A What-if is a planning tool used to illustrate an uncontrollable life or market event that could negatively impact your client’s financial plan. What-ifs are a way to stress-test your client’s base case or recommended scenario.
Today, we’ll focus on how to incorporate What-ifs in a client’s financial plan to help prepare them for life’s unexpected events such as premature death or a bear market.
To access all your available planning tools, you’ll navigate to the Plans tab of a client’s overview page. Here, you’ll scroll to Additional Tools to find your What-ifs.
eMoney provides a default list of options for common events. You can add from this list or choose the blank option to create a more customized version.
Pro-tip: To help you stay organized and create a more personalized client experience, re-name What-ifs so they are self-explanatory to you and the client when applied to reports or in presentations. We recommend including the client name, the event, and the year the event occurs. For example, instead of premature death, you can re-name to Frank passes in 2022.
First, we’ll look at the impact on a surviving spouse, specifically if there is a life insurance need if a premature death occurs.
To set up the What-if, click Go next to Premature Death – Client. On the overview page, you’ll see two items automatically added. If you don’t use Human Life Value reports and use the gap analysis instead, click on the trashcan next to the Human Life Value Assumptions.
Next, you’ll simply click Retirement/Death Assumptions, change the assumed age of death to the current year or the year you’d like to test, and click Save.
Now you’re ready to use your reports to see how a premature death impacts a client’s plan. For quick access, you can view reports with the What-if already applied by clicking on the report names listed on the bottom left side of the overview page.
By selecting Life Insurance and viewing the Gap Analysis, you can easily show if your client needs additional life insurance should a premature death occur and the comparison between portfolio assets with and without additional insurance.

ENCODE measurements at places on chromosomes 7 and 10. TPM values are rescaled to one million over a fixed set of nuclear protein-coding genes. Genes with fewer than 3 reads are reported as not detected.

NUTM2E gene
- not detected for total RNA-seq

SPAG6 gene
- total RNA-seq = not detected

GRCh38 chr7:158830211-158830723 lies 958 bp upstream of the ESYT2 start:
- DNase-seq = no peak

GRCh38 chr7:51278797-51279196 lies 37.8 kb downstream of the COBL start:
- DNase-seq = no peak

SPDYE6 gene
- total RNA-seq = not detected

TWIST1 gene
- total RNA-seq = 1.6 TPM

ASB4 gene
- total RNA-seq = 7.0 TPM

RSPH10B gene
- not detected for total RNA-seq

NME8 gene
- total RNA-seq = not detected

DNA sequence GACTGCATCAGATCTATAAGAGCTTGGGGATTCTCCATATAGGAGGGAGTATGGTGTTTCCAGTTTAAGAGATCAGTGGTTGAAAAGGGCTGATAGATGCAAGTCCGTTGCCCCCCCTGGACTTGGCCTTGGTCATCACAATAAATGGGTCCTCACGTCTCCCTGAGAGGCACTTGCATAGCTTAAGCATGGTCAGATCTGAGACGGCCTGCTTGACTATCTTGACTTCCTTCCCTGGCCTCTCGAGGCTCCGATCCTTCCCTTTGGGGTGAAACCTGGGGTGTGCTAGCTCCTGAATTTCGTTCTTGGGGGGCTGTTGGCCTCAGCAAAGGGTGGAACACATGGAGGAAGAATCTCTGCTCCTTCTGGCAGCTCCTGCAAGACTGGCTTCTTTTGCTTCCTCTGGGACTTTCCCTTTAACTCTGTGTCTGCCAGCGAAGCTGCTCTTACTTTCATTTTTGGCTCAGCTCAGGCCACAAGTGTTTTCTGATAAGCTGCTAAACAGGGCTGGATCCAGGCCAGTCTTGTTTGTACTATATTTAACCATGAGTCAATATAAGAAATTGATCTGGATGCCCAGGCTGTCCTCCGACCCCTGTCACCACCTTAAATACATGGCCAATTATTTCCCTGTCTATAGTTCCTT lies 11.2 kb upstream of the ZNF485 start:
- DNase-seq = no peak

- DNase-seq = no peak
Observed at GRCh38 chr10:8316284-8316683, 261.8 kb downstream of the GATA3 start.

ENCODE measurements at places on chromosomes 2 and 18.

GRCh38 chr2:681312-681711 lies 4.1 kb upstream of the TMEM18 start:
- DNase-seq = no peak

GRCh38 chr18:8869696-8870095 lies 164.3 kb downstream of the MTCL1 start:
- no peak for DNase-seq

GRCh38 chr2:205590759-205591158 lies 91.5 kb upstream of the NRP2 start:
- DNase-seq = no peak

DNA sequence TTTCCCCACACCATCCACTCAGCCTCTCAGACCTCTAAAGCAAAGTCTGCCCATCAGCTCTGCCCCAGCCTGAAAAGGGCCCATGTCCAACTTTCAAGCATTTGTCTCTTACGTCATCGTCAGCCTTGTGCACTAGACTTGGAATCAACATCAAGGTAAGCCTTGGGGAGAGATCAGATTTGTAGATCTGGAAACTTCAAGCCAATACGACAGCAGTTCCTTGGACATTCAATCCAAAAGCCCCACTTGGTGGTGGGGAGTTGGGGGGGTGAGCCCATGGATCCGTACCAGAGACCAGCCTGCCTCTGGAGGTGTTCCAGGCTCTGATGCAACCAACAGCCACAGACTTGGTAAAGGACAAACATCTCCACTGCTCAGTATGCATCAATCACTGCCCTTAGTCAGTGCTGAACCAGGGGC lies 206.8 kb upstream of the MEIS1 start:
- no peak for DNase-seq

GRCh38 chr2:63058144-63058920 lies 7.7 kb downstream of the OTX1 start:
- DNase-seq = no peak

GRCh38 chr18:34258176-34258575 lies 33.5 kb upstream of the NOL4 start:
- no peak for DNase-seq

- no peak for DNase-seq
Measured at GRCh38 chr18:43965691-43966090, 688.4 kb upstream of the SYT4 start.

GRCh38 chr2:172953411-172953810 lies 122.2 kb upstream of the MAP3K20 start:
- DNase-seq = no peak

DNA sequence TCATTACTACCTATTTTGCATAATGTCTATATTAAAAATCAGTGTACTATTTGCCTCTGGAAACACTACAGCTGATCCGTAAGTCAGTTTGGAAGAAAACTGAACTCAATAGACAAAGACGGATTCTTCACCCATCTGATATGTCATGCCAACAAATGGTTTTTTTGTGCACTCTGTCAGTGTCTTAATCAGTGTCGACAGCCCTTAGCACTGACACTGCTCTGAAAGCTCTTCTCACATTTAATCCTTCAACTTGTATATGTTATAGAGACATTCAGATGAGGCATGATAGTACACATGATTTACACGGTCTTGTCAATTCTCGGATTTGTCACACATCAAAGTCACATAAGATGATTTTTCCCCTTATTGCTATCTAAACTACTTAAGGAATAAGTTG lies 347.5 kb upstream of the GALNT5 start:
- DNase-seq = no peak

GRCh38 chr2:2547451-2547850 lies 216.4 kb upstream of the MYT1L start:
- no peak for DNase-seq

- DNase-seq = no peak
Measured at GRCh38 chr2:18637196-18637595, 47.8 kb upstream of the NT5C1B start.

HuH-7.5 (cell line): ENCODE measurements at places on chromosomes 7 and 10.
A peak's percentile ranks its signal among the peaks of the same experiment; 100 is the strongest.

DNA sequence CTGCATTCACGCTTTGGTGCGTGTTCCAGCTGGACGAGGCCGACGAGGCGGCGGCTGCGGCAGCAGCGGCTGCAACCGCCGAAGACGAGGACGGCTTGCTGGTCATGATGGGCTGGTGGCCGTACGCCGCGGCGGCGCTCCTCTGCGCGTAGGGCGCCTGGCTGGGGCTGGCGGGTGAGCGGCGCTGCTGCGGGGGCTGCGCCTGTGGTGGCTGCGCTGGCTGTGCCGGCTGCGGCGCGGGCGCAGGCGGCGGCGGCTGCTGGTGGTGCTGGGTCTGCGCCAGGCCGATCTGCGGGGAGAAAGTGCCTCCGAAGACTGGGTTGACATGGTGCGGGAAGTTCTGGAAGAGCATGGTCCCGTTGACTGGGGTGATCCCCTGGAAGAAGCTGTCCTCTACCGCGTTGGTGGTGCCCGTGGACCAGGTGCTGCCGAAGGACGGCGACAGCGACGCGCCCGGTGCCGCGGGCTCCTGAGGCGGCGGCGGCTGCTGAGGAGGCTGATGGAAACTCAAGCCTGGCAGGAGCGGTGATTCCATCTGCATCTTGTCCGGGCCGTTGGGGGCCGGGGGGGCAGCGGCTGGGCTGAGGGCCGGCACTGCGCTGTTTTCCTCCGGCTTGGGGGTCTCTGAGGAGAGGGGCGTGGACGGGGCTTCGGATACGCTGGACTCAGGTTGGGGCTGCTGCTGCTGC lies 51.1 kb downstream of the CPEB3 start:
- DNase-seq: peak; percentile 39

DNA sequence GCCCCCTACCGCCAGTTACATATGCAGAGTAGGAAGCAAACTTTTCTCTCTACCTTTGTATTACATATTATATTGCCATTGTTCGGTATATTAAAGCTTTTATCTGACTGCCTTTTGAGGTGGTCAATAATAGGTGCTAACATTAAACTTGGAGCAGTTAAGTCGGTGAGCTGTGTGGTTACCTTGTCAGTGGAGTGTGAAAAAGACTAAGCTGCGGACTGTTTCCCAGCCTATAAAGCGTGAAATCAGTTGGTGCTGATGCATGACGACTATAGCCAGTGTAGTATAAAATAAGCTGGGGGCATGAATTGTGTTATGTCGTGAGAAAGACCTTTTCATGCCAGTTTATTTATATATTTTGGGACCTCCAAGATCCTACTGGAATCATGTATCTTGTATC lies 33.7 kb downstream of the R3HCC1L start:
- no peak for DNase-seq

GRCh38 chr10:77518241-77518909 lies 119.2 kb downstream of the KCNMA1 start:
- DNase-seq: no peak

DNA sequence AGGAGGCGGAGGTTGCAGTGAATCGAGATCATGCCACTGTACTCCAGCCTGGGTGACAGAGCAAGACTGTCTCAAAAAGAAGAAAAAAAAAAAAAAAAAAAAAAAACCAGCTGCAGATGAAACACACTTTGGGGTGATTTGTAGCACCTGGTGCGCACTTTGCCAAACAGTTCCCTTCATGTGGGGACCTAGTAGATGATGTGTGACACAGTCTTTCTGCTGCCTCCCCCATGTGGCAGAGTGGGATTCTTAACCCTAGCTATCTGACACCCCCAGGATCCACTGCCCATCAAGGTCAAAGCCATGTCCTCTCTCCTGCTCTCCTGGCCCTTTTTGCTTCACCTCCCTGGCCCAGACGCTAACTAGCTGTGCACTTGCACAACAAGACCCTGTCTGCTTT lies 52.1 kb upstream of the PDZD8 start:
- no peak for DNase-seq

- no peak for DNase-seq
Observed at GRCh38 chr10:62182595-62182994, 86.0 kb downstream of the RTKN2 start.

It’s important to note that What-ifs cannot be applied in the interactive planning tools. If you’d like to show your client the impact on their portfolio assets in a more visual way using Decision Center, you can recreate a What-if as a Scenario.
In your Plans section, you’ll add a new scenario. In this scenario, you’ll make changes to Assumptions > Retirement and Death and again, adjust the assumed age of death. You also can add your recommendation of additional insurance policies in the scenario. Once saved, you can now apply to Decision Center.
In Decision Center you can show the negative impact a premature death has on a client’s portfolio assets and then how your recommendations can help the surviving spouse’s assets last through their lifetime.
Now we’ll look at how to model a Bear Market at Retirement and what happens to a client’s portfolio if there’s a significant dip in the market for an extended period of time. You can find this event in the Add list under What-ifs. On the overview page, you’ll see one change automatically added – Inflation/Market Assumptions.
Next, you’ll click on the item and see you can change the inflation rate or account for an atypical market. Today we’re going to focus on the second option, an atypical market.
You’ll select when you want this market event to start and end, and you’ll adjust the portfolio rate of return. You can enter a negative percentage in this field.
Once saved, you can apply this unexpected market event to reports. For example, you can apply it to the Cash Flow report to see the impact on lifetime portfolio assets, or to Monte Carlo to see the impact on the probability of success.
Again, to view in Goal Planner or Decision Center, you’d recreate this What-if as a scenario and make the same changes to your Inflation/Market Assumptions.
To learn more about building What-ifs and how to incorporate them into a client’s plan, check out our webinar below.
For more information on the key differences between Scenarios and What-ifs and where to apply each, read Advanced Planning: Scenarios vs. What-Ifs.